In statistical process control, diligent technicians and auditors conduct detailed work to gather data for quality engineers, who then crunch the data into capability studies. Typically, the repeatability and reproducibility (R&R) rates for the data are first determined for the gauges used in the capability studies. The R&R studies are completed first to establish the credibility of the gauge prior to administering the capability study.

In a perfect world, firm R&R rates of 10 percent or lower would be recorded and the gauges would be applied in capability data collection. The lower R&R rate the better in a measuring system – as a rule of thumb, R&R rates less than 10 percent are ideal, and anything between 10 and 30 percent is acceptable. However, sometimes practitioners do not find a rate below 10 percent. For these cases, the author has developed the Douglass Index formula to connect a poor-to-marginal R&R of 10 to 30 percent to a marginal capability index (*C*_{p}) through a meaningful method of augmenting the former *C*_{p} to an improved *C*_{p}.

### Using the Index

The equation involved in the Douglass Index is a bit more complex than a simple correlation between two numbers. It is, however, a meaningful method of determining if the data is exhausted and needs to be redrawn or if it is valid and can remain as is. Accordingly, the purpose of the Douglass Index is to ensure that the existing data has been fully analyzed before the need arises to draft new data. The most functional way to apply the formula is as follows.

Layout the study results of a given machine or cell into a simple chart (see example in Table 1). For a broader scope, layout the study results of an entire department. After all, it is more useful to analyze a facility’s capability status departmentally. Be sure to include the corresponding R&R rates on the grid.

**Table 1: **Sample Study Results Matrix: North Annex

Feature Studied | Cp | R&R % |

Cavity 1 | 1.98 | 8.1 |

Cavity 2 | 2.27 | 8.1 |

Gap | 2.20 | 4.4 |

Center | 2.39 | 6.3 |

Endplay | 1.77 | P |

Bezel A | 2.21 | 3.8 |

Bezel B | 2.30 | 3.8 |

Inner left | 1.58 | 21.0 |

Inner right | 1.78 | 21.0 |

Air gap | 1.69 | P |

Torque | 4.45 | P |

E-Dim | 1.84 | 6.7 |

RPMs | 1.52 | 28.0 |

Pressure stop | 1.88 | 20.1 |

Rotate force | 1.69 | 9.8 |

Piston swage | 3.11 | 6.5 |

Socket stiffness | 1.81 | 16.8 |

Voltage | 2.02 | 2.1 |

P = Pass attribute |

As can be expected, studying a measurable item using a gauge that garners a high bias due to sensitivity typically yields a marginal-to-poor R&R rate. But these marginal R&R rates become an integral factor in the Douglass Index equation. The team can analyze the study results grid to identify incapable processes or capability failures.

For example, say a capability study with a desired target of 1.67 or greater has yielded a failing *C*_{p} of 1.54. The team would compare this to the Douglass Index conversion table to learn if the R&R rate is 25 percent or less. If so, the index converts the former failing *C*_{p} of 1.54 to an improved 1.67 (Table 2). The index contains conversions to a *C*_{p} of 1.33 or, for more critical requirements, to a *C*_{p} of 1.67.

**Table 2:** Douglass Index Conversion Table

R&R % | Cp Old | Cp New |

29 | 1.24 | 1.33 |

26 | 1.26 | 1.33 |

22 | 1.28 | 1.33 |

19 | 1.29 | 1.33 |

16 | 1.30 | 1.33 |

14 | 1.31 | 1.33 |

11 | 1.32 | 1.33 |

29 | 1.50 | 1.67 |

28 | 1.51 | 1.67 |

27 | 1.52 | 1.67 |

26 | 1.53 | 1.67 |

25 | 1.54 | 1.67 |

24 | 1.55 | 1.67 |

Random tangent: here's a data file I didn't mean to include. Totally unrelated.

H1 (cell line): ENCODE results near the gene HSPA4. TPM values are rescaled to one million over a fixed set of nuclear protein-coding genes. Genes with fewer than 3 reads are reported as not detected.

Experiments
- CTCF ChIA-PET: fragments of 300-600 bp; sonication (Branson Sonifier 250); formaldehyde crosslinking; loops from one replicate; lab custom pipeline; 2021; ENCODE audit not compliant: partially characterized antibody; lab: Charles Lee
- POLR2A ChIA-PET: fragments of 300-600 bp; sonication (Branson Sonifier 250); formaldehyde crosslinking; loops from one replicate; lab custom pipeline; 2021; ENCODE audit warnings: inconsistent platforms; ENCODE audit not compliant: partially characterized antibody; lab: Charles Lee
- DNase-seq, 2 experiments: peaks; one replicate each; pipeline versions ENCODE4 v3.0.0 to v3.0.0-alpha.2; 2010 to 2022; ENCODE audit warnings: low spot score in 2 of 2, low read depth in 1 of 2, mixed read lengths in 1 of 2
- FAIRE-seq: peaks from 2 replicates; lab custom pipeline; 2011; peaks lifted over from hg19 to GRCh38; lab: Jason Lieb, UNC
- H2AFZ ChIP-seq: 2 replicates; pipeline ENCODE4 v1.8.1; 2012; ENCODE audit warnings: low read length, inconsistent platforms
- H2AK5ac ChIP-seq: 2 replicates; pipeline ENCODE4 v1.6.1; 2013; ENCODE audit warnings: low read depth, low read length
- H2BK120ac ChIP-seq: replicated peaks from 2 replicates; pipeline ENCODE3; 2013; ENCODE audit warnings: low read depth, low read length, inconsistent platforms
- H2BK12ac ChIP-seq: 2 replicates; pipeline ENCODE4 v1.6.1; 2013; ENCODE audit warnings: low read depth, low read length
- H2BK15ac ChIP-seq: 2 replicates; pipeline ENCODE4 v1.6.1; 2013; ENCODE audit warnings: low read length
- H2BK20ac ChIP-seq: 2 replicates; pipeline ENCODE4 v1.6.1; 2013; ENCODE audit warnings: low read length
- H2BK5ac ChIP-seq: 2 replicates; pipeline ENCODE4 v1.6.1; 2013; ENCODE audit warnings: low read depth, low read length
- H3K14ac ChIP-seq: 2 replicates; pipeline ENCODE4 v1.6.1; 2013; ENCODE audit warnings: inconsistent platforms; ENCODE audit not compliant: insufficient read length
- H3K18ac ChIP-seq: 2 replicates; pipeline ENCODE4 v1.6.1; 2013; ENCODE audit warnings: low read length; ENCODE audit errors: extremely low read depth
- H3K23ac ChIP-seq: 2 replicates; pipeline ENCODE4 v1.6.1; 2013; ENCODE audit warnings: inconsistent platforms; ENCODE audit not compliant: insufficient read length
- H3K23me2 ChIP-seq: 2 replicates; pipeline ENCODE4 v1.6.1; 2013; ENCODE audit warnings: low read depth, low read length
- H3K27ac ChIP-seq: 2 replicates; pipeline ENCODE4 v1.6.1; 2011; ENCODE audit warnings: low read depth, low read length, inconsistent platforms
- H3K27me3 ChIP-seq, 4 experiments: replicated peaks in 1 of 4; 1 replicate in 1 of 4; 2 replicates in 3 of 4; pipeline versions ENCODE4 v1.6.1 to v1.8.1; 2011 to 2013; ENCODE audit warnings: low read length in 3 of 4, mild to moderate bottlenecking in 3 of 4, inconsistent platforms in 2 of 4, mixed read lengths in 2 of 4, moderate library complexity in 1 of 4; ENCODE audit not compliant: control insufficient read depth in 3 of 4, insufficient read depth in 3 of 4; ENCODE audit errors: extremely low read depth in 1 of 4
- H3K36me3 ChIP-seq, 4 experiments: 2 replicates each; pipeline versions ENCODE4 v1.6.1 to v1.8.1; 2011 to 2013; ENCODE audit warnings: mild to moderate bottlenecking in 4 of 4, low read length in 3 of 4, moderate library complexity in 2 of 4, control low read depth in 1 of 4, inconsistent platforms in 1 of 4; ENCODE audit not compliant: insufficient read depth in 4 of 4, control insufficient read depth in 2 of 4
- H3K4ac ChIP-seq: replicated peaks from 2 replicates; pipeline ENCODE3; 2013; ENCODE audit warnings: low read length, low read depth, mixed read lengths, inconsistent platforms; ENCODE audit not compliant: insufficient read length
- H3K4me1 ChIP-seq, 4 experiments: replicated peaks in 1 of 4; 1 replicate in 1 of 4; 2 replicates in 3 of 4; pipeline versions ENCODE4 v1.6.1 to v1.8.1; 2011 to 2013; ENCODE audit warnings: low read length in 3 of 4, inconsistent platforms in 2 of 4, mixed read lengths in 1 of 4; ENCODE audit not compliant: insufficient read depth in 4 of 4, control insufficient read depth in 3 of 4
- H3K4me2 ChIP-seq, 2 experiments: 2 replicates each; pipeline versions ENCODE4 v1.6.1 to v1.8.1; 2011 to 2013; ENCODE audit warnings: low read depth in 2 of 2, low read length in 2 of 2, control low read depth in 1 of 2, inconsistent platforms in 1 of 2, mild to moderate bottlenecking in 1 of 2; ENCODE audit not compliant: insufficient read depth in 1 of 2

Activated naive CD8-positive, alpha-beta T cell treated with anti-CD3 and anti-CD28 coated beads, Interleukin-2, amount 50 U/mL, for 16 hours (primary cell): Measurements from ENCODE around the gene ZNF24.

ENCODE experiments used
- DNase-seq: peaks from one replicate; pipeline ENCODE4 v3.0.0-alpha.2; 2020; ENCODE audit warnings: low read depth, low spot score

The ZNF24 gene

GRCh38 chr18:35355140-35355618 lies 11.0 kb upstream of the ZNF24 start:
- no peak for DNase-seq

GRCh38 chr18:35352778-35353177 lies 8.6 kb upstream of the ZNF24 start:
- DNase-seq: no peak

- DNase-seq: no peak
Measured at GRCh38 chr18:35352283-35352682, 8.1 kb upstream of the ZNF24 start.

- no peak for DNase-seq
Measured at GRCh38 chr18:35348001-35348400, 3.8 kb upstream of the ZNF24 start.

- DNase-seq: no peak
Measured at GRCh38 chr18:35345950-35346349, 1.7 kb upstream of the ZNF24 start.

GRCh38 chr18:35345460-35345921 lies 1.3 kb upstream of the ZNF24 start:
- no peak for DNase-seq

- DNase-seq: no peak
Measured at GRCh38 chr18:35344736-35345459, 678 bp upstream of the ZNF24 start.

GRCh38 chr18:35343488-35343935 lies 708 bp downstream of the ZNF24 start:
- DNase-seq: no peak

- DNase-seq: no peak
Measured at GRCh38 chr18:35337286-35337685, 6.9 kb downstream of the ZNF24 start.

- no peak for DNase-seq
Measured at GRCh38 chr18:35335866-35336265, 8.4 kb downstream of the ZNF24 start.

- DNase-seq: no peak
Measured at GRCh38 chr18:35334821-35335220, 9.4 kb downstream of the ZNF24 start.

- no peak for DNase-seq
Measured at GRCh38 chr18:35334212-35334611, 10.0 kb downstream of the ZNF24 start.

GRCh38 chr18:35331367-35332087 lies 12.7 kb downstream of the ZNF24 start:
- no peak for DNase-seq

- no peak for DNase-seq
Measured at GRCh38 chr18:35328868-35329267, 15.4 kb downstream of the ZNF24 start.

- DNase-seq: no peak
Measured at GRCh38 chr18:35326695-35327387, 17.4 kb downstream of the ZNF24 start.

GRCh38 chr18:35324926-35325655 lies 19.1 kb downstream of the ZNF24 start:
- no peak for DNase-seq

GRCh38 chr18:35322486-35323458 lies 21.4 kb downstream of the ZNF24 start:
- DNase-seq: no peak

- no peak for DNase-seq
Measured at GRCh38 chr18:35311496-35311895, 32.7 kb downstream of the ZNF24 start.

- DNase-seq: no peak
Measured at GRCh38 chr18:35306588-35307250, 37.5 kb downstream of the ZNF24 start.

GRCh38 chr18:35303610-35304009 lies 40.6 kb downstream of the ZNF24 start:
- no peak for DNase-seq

23 | 1.56 | 1.67 |

22 | 1.57 | 1.67 |

21 | 1.57 | 1.67 |

20 | 1.58 | 1.67 |

19 | 1.59 | 1.67 |

18 | 1.60 | 1.67 |

17 | 1.61 | 1.67 |

16 | 1.61 | 1.67 |

15 | 1.62 | 1.67 |

14 | 1.63 | 1.67 |

13 | 1.63 | 1.67 |

12 | 1.64 | 1.67 |

11 | 1.64 | 1.67 |

10 | 1.65 | 1.67 |

### The Formula That Makes It Work

Before consulting the table, it may help for practitioners to understand the logic behind the Douglass Index. The equation subtracts the square root of the sum of the squares of the gauge inaccuracy from the actual part variation. This effectively removes that which makes the part variation falsely larger and further allows researchers to confirm if the data is acceptable.

For example, an unacceptable *C*_{p} of 1.58 equates to 1.67 in the index table if the R&R is 21 percent or less. Following this scenario, the formula to determine this conversion functions as follows:

- The process capability (reciprocal of the
*C*_{p}x 100 percent) summates the sum of the squares (in other words, capability squared x R&R squared). The equipment variation is segregated by subtracting out the R&R factor. - The reciprocal of the marginal
*C*_{p}of 1.58 is 0.633 x 100 percent = 63.3 percent machine capability. - The square of 63.3 is 4,006.
- Take the square of the poor R&R of 21 to get 441 and subtract 441 from 4006 = 3565.
- The square root of 3565 is 59.7÷100 = .597.
- Finally the reciprocal of .597 reaches the improved Cp of 1.67.

The full equation looks like this:

*1÷1.58 = 0.633 x 100% = 63.3% 63.3 ^{²}= 4,006 21^{²}=441 4006-441=3565 √3565=59.7 ÷100 = .597 1÷.597 = 1.67 C_{p}*

*One note of caution: *Avoid applying this formula in new program launches, new machine trial runs or in critical areas. The Douglass Index is better applied in scenarios of annual study cycles, existing machine qualifiers, supplier product monitoring and machine re-certifications. Further, it should also be noted the formula assumes that targeting is not an issue if *C*_{p} and *C*_{pk} are equal.

### Finding Value

The Douglass Index can be valuable in saving both time and money. Savings can be reaped each time a *C*_{p} is saved through the conversion tables, thus eliminating the need for further study or re-study. This allows diligent technicians and auditors to return to the shop to collect data on the next assignment and avoid rework one a previous one.